Air Pollution and Kidney Health: A Possible Link

Pollution is a massive problem in the United States, affecting the air breathed by millions of Americans. Not surprisingly, arial pollutants have been linked to numerous health issues, ranging from stroke to heart disease and even cancer. As if these problems weren’t concerning enough, a new study suggests that pollution can even prove damaging to the kidneys.

Government Help

This study represented a collaborative effort between Washington University School of Medicine in St. Louis and the Veterans Affairs (VA) St. Louis Health Care System. For their project, the team examined data stored in VA databases. To say that the databases provided a plethora of information would be an understatement; thanks to these sources, the study authors reviewed data from nearly 2.5 million people.

The data encompassed an 8 1⁄2 year period, and included test results on the kidney functionality of thousands of adults. The team also had access to air pollution readings gathered by the Environmental Protection Agency (EPA). Using these pollution measurements, the authors came to an alarming conclusion – airborne pollutants might be responsible for nearly 45,000 cases of kidney disease. Moreover, aerial contaminants may have caused about 2,500 cases of kidney failure over the same period.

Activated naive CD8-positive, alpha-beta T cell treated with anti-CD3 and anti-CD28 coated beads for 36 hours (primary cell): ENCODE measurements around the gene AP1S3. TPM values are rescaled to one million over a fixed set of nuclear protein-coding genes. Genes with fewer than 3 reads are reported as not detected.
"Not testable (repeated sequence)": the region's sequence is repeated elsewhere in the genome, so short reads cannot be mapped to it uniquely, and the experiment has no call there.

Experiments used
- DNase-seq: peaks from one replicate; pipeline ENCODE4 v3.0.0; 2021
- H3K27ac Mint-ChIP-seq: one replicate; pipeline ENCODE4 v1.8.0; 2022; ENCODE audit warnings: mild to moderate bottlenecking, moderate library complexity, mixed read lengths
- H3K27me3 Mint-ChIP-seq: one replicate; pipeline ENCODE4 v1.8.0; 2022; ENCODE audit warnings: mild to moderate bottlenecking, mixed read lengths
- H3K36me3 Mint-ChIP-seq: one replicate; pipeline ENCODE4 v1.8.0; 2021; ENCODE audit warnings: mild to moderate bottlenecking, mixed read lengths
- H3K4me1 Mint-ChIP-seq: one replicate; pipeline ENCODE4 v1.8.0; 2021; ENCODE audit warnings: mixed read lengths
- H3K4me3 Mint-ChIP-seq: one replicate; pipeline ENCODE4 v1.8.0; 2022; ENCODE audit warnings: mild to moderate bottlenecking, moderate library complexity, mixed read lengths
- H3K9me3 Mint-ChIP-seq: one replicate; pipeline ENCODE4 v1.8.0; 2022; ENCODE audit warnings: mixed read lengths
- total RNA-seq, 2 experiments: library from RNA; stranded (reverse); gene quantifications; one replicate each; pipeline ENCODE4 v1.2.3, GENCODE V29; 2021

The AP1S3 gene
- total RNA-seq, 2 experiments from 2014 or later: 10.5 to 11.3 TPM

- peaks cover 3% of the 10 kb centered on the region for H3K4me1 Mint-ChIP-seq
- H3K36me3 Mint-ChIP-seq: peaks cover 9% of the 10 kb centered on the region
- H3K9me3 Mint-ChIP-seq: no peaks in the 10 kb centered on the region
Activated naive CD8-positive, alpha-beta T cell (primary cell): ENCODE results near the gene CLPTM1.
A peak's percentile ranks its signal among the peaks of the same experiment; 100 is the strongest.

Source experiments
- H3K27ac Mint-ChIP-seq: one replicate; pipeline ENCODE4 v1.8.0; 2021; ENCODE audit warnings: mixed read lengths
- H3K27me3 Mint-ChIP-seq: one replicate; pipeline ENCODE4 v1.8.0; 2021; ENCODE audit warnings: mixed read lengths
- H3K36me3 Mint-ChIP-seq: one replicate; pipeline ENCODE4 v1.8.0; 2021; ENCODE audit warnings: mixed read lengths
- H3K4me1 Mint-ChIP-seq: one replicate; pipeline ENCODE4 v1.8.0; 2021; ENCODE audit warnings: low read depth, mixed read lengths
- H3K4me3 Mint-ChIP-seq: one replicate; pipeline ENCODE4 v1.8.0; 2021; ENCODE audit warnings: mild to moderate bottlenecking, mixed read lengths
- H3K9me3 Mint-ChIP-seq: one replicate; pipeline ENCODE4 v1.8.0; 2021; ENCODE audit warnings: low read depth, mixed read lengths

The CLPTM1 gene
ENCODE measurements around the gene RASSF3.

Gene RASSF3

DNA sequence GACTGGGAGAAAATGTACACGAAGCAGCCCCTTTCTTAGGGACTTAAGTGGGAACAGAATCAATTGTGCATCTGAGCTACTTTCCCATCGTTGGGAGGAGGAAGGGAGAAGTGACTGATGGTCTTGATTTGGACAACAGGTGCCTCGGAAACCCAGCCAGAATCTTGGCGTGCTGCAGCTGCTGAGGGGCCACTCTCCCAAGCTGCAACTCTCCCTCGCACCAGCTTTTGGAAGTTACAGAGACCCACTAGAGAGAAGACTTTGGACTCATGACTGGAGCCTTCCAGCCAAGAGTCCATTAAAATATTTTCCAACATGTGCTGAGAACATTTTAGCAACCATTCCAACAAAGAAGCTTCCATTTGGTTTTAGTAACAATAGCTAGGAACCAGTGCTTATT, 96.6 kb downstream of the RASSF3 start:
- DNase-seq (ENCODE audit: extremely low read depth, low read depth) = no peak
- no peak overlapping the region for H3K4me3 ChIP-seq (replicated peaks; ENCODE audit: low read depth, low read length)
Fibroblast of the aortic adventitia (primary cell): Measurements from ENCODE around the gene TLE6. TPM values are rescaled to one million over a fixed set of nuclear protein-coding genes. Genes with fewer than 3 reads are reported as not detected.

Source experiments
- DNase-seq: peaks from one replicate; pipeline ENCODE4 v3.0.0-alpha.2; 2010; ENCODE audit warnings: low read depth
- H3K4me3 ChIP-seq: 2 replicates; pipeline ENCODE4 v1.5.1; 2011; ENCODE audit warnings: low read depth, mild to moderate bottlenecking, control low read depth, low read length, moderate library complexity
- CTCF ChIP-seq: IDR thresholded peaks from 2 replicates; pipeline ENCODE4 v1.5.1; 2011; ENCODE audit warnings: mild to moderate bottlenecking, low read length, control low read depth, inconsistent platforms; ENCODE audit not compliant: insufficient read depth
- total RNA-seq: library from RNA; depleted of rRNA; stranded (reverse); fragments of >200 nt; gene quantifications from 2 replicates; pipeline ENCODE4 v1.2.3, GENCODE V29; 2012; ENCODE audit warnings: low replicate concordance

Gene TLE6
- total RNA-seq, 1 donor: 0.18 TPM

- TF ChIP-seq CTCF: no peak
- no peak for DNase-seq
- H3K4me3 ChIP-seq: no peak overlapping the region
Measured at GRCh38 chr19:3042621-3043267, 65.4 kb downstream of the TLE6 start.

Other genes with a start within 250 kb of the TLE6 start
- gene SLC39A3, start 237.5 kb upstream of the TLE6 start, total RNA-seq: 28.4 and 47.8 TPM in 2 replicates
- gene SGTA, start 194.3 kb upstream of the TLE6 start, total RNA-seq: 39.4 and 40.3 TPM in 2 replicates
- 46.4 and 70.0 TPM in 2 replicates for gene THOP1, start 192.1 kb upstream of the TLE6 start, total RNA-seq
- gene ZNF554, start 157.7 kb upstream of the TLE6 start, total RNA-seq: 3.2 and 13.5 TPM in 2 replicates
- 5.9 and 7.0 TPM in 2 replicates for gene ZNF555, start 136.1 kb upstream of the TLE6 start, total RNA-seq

The Problem of Particulate Matter

In reflecting on his team’s work, senior author Dr. Ziyad Al-Aly stated flatly that “air pollution is a risk factor for kidney disease development. You can argue that it’s even more of a problem in countries like China or India, where pollution is
much, much, much worse.” Al-Aly further noted that, prior to his team’s undertaking, “data on the relationship between air pollution and kidney disease in humans has been scarce. However, once we analyzed the data, the link between air pollution and the development of kidney disease was clear.”

The researchers focused their efforts on the effects of particulate matter (PM). Particulate matter includes the following pollutants:
• Dust
• Pollen
• Soot
• Ash
• Smoke
• Liquid Droplets

By itself, the study does not prove that air pollution definitively causes severe kidney damage. However, Al-Aly notes that controlled animal studies have observed a similar connection between pollution exposure and kidney damage. The study appeared in online in the Journal of the American Society of Nephrology.

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